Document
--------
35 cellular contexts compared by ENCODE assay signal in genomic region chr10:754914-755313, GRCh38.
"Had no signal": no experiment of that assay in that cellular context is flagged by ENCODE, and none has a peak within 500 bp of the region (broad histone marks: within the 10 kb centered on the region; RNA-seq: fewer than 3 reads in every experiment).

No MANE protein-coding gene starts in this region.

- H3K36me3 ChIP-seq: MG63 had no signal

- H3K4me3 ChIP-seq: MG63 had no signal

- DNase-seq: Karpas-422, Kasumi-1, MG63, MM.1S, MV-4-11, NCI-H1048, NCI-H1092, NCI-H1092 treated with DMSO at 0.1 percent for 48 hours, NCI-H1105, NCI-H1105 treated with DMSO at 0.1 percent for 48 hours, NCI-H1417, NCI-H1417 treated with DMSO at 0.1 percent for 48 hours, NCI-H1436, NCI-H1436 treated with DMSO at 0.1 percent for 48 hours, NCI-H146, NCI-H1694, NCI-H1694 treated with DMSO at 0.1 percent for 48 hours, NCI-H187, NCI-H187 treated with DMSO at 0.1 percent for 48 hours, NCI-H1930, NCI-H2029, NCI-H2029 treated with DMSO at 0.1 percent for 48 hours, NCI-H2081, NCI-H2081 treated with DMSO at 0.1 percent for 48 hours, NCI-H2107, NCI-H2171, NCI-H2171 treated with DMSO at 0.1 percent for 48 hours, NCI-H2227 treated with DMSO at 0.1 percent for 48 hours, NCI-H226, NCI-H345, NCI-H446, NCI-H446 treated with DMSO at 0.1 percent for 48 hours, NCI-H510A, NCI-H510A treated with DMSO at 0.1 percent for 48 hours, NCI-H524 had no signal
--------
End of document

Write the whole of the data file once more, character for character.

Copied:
35 cellular contexts compared by ENCODE assay signal in genomic region chr10:754914-755313, GRCh38.
"Had no signal": no experiment of that assay in that cellular context is flagged by ENCODE, and none has a peak within 500 bp of the region (broad histone marks: within the 10 kb centered on the region; RNA-seq: fewer than 3 reads in every experiment).

No MANE protein-coding gene starts in this region.

- H3K36me3 ChIP-seq: MG63 had no signal

- H3K4me3 ChIP-seq: MG63 had no signal

- DNase-seq: Karpas-422, Kasumi-1, MG63, MM.1S, MV-4-11, NCI-H1048, NCI-H1092, NCI-H1092 treated with DMSO at 0.1 percent for 48 hours, NCI-H1105, NCI-H1105 treated with DMSO at 0.1 percent for 48 hours, NCI-H1417, NCI-H1417 treated with DMSO at 0.1 percent for 48 hours, NCI-H1436, NCI-H1436 treated with DMSO at 0.1 percent for 48 hours, NCI-H146, NCI-H1694, NCI-H1694 treated with DMSO at 0.1 percent for 48 hours, NCI-H187, NCI-H187 treated with DMSO at 0.1 percent for 48 hours, NCI-H1930, NCI-H2029, NCI-H2029 treated with DMSO at 0.1 percent for 48 hours, NCI-H2081, NCI-H2081 treated with DMSO at 0.1 percent for 48 hours, NCI-H2107, NCI-H2171, NCI-H2171 treated with DMSO at 0.1 percent for 48 hours, NCI-H2227 treated with DMSO at 0.1 percent for 48 hours, NCI-H226, NCI-H345, NCI-H446, NCI-H446 treated with DMSO at 0.1 percent for 48 hours, NCI-H510A, NCI-H510A treated with DMSO at 0.1 percent for 48 hours, NCI-H524 had no signal